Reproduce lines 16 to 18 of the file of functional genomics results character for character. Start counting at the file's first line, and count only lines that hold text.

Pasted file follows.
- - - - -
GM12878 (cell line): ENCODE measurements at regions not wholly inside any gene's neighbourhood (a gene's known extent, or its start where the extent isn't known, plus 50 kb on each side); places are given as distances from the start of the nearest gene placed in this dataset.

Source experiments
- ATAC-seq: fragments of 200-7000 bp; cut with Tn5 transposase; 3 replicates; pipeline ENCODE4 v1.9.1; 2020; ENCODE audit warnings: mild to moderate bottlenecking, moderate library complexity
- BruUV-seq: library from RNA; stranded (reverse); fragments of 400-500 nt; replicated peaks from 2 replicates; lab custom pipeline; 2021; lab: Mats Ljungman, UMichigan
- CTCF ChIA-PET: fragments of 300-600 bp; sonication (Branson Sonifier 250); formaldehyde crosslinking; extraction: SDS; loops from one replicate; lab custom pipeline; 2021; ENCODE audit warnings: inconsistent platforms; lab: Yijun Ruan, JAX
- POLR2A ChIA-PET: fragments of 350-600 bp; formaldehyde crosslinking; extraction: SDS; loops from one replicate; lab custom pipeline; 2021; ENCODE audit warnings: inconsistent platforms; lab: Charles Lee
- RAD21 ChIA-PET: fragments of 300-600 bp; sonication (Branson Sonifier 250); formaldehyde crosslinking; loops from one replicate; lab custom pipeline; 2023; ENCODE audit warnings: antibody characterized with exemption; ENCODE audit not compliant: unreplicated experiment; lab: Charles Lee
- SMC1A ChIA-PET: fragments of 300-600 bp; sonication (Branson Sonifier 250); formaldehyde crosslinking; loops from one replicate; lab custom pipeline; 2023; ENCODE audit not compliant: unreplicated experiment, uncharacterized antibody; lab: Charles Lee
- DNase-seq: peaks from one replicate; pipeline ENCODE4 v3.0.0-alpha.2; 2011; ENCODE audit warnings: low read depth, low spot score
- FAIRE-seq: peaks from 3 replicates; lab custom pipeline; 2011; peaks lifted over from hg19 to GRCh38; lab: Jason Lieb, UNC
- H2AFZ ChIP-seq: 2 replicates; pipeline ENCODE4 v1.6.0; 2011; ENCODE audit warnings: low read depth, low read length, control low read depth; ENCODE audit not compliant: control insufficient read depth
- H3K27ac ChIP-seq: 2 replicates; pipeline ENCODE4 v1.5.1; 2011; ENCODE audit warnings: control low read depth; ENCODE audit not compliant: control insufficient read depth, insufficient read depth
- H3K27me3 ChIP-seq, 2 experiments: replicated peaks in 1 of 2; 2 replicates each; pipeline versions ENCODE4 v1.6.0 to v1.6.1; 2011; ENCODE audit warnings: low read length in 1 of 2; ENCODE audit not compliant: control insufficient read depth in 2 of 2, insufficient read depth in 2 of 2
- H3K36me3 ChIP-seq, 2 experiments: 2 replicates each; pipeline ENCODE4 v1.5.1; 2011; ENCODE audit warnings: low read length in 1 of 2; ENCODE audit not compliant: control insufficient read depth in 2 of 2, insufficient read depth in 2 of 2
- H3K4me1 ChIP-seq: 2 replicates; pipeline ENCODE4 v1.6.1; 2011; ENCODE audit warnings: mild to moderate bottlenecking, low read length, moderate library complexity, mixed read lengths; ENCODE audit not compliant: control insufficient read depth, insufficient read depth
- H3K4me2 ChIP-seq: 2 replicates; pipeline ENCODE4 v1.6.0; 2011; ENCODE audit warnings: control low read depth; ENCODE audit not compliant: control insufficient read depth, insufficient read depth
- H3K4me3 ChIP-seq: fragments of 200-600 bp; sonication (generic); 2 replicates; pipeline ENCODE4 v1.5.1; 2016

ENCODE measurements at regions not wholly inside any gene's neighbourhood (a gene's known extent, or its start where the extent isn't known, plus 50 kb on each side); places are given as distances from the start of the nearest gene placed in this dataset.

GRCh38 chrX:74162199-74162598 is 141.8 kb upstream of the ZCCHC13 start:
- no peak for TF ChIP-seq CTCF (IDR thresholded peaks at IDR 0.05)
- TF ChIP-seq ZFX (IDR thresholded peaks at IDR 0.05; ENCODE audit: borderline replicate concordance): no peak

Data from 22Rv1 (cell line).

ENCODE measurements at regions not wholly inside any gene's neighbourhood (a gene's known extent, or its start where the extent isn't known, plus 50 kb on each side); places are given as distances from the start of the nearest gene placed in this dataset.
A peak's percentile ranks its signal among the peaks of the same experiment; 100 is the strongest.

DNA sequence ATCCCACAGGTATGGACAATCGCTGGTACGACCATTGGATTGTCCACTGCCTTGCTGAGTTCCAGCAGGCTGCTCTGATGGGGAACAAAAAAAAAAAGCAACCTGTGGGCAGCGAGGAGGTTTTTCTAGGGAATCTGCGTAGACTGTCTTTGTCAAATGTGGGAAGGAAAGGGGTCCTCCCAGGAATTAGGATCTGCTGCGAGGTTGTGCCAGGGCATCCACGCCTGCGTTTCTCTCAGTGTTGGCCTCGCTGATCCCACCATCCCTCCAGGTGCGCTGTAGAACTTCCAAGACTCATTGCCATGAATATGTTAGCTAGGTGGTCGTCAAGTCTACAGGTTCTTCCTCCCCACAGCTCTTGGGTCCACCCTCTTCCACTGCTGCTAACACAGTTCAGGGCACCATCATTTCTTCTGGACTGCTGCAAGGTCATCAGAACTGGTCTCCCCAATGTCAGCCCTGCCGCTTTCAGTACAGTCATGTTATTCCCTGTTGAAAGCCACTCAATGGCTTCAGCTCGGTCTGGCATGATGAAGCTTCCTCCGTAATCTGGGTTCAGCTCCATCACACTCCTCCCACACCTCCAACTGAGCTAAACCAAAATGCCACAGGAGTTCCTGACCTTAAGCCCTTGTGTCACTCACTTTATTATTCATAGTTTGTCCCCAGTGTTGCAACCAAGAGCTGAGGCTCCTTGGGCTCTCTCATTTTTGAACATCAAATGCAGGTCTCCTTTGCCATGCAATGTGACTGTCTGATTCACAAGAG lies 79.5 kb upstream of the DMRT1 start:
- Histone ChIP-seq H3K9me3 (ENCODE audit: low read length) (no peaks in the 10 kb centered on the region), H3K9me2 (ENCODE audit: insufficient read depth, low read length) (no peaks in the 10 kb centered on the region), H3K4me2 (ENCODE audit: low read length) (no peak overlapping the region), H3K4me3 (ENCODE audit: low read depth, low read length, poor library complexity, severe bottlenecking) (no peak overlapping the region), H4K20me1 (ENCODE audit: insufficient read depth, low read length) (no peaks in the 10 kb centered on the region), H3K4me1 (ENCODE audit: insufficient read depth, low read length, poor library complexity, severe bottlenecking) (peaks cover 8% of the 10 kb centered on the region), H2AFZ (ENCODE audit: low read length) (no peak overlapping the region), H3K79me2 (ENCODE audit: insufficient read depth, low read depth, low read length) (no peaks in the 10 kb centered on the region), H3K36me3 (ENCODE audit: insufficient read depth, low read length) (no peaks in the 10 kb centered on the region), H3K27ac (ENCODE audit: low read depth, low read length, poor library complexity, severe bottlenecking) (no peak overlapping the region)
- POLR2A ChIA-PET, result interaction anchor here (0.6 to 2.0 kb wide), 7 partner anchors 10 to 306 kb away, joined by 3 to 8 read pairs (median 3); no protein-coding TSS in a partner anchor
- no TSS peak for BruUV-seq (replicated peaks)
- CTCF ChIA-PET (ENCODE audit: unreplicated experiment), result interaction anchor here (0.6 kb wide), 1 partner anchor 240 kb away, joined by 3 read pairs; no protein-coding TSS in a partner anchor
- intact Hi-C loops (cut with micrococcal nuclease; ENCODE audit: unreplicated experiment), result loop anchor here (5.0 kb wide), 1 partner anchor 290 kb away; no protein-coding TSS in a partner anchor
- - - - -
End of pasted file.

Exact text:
- H3K4me2 ChIP-seq: 2 replicates; pipeline ENCODE4 v1.6.0; 2011; ENCODE audit warnings: control low read depth; ENCODE audit not compliant: control insufficient read depth, insufficient read depth
- H3K4me3 ChIP-seq: fragments of 200-600 bp; sonication (generic); 2 replicates; pipeline ENCODE4 v1.5.1; 2016

ENCODE measurements at regions not wholly inside any gene's neighbourhood (a gene's known extent, or its start where the extent isn't known, plus 50 kb on each side); places are given as distances from the start of the nearest gene placed in this dataset.